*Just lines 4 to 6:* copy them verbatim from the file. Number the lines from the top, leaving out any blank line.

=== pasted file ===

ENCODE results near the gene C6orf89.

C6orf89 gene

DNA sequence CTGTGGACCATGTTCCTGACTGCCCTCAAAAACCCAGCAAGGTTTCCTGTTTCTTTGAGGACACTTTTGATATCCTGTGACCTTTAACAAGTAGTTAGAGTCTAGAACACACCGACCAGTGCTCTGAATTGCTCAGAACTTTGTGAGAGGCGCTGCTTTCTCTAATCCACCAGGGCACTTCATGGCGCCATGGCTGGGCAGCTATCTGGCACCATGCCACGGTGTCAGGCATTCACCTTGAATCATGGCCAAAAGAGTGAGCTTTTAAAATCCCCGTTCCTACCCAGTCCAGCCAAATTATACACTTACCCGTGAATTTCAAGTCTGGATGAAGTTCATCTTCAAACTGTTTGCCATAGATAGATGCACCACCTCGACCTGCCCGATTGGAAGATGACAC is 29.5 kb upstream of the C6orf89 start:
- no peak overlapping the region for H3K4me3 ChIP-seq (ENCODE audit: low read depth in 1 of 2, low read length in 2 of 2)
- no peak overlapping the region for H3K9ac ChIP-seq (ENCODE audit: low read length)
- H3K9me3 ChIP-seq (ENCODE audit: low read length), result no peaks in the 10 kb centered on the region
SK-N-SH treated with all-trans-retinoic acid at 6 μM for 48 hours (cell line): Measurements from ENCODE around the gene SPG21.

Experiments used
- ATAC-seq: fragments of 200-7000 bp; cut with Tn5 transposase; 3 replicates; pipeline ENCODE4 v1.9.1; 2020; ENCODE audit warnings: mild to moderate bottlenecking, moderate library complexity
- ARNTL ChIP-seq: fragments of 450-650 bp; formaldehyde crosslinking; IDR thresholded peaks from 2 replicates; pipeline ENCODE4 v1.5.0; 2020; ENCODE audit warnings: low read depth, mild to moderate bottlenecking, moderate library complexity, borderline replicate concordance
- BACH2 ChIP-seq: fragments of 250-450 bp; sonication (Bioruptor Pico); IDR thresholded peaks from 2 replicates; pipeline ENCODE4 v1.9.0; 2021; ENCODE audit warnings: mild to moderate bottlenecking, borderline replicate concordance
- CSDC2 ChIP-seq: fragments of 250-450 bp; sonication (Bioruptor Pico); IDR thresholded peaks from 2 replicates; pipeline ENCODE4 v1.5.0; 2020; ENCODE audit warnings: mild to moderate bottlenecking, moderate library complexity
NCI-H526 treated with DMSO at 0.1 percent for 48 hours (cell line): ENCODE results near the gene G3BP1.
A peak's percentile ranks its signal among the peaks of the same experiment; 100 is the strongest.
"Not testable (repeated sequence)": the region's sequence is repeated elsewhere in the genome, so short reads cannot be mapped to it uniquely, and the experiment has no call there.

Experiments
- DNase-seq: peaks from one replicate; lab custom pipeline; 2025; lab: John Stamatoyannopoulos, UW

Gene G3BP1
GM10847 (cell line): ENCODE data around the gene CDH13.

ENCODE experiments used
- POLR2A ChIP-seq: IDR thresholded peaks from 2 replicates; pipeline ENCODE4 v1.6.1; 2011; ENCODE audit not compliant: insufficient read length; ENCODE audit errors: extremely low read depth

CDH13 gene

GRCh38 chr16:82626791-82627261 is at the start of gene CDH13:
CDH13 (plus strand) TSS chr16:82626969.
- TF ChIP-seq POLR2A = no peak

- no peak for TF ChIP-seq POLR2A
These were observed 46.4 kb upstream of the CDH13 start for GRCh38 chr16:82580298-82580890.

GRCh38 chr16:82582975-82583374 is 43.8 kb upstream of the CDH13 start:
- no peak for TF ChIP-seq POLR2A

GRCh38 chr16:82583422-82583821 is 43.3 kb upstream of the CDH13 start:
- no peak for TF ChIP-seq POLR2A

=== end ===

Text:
- no peak overlapping the region for H3K4me3 ChIP-seq (ENCODE audit: low read depth in 1 of 2, low read length in 2 of 2)
- no peak overlapping the region for H3K9ac ChIP-seq (ENCODE audit: low read length)
- H3K9me3 ChIP-seq (ENCODE audit: low read length), result no peaks in the 10 kb centered on the region